With the amount of snow we’ve received in the Northeast over the past month or so, it becomes difficult for us to remember what summer looked like. Chances are, there was a time just a few months ago when you were outside and you were uncomfortably warm. Remember that?
But, right now we’re in the month of February, often considered the coldest month of the year. In fact, Concord has had eight days so far this month where the temperature has dropped below 0°F and Mount Washington’s wind chill factor was -88°F this past weekend. I’ve spent my entire life in the three northern New England states (Vermont, New Hampshire and Maine) and this is by far the harshest winter I’ve experienced, albeit at a bit of a late start.
The cold isn’t the only thing making this winter unbearable. The snow has been monumental; literally record setting. Multiple blizzards and winter storms have pounded New England. Ironically, this is one year where Massachusetts can attest to this more than Maine and New Hampshire. With more than 72” of snow over a 30 day period, Boston’s had so much snow it has stopped the T, bringing the city to a grinding halt. Gillette Stadium in Foxboro, MA even has a wall of ice comparable to the one from Game of Thrones , and MIT has a mountain of snow dubbed the “MIT Alps”.
— Gillette Stadium (@GilletteStadium) February 18, 2015
They literally have had to dump snow into Boston Harbor, an act normally illegal but permitted in times of extreme need. Further north in the AWWA region, we went nearly three weeks without two consecutive snow-less days. We also came within an inch of beating the snowiest two week period on record at 48.4”.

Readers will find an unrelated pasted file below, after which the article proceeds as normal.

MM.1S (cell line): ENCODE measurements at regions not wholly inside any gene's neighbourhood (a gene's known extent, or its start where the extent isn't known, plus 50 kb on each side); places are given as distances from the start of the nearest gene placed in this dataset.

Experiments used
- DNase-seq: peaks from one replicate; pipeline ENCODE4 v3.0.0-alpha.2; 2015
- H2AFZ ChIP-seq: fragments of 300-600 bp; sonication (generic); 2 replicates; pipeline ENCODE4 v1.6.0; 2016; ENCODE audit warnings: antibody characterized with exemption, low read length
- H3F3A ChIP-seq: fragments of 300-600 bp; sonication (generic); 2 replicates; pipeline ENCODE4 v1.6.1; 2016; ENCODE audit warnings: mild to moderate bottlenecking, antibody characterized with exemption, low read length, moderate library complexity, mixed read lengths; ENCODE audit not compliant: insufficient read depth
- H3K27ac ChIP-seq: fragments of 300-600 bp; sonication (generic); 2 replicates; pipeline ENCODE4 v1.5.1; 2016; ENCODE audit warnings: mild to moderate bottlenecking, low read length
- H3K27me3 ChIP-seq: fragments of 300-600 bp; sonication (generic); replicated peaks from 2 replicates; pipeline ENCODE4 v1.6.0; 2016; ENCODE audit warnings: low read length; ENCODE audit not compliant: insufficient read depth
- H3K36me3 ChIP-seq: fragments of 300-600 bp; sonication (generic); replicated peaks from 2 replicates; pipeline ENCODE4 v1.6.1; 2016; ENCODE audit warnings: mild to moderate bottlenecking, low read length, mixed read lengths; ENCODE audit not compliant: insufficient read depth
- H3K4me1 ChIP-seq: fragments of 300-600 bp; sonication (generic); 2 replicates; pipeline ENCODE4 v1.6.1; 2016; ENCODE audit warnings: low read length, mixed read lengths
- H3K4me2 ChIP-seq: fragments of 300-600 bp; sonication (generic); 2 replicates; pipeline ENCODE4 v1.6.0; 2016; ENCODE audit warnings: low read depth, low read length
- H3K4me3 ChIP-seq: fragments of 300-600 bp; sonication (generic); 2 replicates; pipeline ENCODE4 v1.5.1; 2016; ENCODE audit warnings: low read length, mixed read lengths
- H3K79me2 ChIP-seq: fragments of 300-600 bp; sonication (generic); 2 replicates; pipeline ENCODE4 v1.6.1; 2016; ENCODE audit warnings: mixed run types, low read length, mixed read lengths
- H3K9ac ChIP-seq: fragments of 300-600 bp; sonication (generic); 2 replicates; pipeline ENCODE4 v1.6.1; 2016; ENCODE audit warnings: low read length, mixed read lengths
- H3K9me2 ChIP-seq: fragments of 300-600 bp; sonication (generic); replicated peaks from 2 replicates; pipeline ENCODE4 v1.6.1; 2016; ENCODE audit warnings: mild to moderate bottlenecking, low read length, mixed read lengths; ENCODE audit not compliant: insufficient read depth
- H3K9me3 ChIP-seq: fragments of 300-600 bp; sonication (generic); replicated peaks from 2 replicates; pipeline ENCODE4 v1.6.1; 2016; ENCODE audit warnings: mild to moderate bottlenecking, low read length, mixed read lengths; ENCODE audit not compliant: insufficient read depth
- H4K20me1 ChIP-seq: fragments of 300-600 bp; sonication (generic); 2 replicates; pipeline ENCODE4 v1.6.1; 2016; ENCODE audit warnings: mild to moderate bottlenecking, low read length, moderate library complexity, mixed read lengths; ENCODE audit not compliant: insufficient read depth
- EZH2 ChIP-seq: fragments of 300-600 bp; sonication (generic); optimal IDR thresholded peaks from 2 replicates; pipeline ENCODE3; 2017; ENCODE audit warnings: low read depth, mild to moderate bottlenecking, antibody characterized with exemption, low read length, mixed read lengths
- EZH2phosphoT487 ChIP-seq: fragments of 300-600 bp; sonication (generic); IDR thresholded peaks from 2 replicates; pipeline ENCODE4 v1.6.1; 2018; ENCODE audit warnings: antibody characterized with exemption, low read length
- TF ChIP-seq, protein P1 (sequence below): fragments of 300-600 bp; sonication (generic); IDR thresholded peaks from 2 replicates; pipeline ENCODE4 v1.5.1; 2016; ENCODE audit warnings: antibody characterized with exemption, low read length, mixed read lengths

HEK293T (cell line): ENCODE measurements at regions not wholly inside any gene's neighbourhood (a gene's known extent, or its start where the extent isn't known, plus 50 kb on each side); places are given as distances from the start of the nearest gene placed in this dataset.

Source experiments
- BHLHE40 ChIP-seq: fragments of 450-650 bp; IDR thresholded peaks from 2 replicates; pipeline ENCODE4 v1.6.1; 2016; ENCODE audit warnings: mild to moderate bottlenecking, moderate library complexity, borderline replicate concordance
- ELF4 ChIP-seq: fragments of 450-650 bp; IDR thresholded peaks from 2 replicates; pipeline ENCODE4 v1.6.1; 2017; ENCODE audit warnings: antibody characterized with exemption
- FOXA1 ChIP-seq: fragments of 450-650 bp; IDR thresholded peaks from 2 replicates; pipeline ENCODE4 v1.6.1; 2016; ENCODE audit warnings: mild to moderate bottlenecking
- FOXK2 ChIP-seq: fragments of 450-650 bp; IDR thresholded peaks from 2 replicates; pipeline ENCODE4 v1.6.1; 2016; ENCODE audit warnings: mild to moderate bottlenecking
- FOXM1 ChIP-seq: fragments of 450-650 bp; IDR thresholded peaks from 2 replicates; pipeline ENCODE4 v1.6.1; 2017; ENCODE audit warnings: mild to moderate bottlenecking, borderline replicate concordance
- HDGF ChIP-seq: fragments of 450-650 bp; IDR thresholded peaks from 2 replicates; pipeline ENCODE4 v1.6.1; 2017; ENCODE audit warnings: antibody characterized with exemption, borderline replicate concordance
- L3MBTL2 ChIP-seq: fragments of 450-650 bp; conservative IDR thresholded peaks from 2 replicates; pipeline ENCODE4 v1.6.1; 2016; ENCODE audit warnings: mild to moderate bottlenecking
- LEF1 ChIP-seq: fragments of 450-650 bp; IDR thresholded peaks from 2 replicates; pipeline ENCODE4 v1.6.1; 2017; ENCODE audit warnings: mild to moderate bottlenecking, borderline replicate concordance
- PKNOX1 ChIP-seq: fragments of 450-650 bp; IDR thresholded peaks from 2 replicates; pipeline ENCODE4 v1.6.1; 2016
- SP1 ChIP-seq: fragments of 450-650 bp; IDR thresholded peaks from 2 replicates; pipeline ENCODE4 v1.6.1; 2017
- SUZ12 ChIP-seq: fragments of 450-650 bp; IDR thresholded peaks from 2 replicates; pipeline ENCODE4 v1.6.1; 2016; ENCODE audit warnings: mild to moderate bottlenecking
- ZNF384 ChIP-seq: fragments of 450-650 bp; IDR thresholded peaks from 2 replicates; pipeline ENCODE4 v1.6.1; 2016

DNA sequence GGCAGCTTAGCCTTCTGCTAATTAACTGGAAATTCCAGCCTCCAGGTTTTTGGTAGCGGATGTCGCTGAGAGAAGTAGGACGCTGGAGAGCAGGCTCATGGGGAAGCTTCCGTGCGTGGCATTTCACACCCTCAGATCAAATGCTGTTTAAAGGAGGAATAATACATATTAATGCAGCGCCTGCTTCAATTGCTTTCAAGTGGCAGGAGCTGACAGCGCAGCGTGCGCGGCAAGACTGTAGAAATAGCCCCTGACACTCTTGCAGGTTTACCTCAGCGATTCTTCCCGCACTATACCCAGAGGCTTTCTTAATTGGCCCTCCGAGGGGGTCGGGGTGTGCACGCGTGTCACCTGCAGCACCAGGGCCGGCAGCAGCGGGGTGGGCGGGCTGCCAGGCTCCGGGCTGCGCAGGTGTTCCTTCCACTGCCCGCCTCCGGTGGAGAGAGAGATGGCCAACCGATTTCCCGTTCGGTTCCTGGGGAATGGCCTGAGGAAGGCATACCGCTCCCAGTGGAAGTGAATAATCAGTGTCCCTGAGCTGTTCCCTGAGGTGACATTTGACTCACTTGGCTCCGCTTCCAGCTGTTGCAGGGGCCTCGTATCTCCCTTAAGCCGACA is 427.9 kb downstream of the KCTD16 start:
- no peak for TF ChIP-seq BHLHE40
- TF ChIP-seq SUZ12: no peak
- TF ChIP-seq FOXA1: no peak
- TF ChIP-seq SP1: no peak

So where does all this snow go? This blog will examine how Wakefield and Acton, rural New England towns, and Portland, the largest city in Maine and home to yours truly, have dealt with the snow.
I will start with Wakefield, as they are likely familiar to all of our readers. The solution in Wakefield is simple when dealing with snow. A mix of plowing, sand and salt have kept the roads relatively clear. The Fire Department needs to clear the small number of fire hydrants and homeowners snowblow, plow or shovel their own driveways. Private roads are maintained by some now very sleep deprived plowmen, and the roads are kept relatively passable. Space is what allows all this to be possible. Snow gets blasted back from the roads and into ditches, forest, or onto lawns. As more snow comes down, the snowbanks get gradually higher.
The heavy snow in the past month has led to some challenges, even with the increased storage space along rural country roads. Plowmen try to put snowbanks as far back as possible, but even the best plowmen wouldn’t have anticipated this much snow without any melt. The result is snowbanks encroaching on driveways, parking lots, etc. Dirfts also cause a major problem, because while the snow is still powdery and the winds are still active, the shoveling is never over.
This means that additional plowing, snowblowing, or even a loader has to come in and remove this snow. Though expensive, none of this is impossible with the use of even the most basic equipment and chemicals.
When all of this snow melts, which could start as early as Sunday with anticipated rains, the various chemicals from the road, sand, salt and exhaust fumes will go with it, sinking down into the ground or running overland into streams and rivers. Salt becomes a major problem, as it is dissolved so thoroughly that the ground cannot filter it out, leading to high levels of salt in groundwater, especially near major roads. This is nowhere near as big of a problem in Wakefield as it is in more urbanized areas though, but we’ll get to that next week in my discussion of how Portland, ME is dealing with all this snow in an urban environment.